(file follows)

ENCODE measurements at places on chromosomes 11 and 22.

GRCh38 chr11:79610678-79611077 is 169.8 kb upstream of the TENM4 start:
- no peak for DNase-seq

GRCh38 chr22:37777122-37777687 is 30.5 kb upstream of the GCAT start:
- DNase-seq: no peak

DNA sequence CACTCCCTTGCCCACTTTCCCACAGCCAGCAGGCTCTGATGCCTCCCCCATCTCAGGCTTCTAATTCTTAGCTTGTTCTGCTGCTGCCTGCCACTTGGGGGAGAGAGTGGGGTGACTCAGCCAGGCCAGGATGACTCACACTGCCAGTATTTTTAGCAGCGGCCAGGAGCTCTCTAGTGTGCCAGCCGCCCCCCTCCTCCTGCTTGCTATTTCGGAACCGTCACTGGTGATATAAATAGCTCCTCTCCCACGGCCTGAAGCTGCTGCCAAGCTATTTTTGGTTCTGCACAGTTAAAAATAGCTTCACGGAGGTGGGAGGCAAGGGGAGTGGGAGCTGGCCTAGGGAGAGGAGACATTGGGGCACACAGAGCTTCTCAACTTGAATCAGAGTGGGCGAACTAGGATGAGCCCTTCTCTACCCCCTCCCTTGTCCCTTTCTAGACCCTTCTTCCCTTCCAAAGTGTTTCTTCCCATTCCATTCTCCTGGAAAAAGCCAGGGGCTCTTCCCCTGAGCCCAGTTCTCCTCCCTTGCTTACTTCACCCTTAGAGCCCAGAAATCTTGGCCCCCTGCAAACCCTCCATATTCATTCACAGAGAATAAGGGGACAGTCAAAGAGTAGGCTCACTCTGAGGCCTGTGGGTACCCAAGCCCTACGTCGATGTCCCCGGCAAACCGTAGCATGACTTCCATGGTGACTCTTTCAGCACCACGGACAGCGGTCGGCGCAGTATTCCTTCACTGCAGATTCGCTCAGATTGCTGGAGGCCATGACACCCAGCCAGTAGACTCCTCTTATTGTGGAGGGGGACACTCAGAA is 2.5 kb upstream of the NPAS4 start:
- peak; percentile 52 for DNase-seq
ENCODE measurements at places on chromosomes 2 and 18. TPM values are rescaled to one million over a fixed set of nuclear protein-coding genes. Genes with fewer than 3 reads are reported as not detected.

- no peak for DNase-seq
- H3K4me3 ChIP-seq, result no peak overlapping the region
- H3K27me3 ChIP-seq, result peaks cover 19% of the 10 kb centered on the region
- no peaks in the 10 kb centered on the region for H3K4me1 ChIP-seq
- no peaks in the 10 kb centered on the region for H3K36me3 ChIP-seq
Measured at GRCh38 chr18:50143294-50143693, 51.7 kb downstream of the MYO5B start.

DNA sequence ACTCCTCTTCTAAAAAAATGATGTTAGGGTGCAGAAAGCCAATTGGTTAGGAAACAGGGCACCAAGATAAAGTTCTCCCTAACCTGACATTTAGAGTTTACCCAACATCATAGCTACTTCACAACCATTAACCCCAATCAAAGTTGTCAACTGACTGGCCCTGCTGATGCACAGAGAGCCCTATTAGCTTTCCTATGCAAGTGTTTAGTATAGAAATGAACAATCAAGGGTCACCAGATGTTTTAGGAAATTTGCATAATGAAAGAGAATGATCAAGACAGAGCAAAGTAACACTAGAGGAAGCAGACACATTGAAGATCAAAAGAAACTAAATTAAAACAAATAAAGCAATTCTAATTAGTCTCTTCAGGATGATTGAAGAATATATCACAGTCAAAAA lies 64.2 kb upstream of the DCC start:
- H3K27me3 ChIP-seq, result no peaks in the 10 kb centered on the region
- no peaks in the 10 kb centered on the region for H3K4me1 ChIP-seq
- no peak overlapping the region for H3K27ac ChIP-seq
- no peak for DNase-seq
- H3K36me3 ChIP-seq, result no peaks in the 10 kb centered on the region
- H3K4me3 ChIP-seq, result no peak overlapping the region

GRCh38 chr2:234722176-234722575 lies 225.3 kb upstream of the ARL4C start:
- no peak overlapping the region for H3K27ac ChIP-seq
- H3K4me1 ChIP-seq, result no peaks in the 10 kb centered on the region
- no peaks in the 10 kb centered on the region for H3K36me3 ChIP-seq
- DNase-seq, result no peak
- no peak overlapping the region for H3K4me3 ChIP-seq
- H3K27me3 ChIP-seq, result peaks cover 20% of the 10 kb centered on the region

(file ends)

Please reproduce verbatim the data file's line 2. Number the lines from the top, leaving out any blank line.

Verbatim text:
GRCh38 chr11:79610678-79611077 is 169.8 kb upstream of the TENM4 start: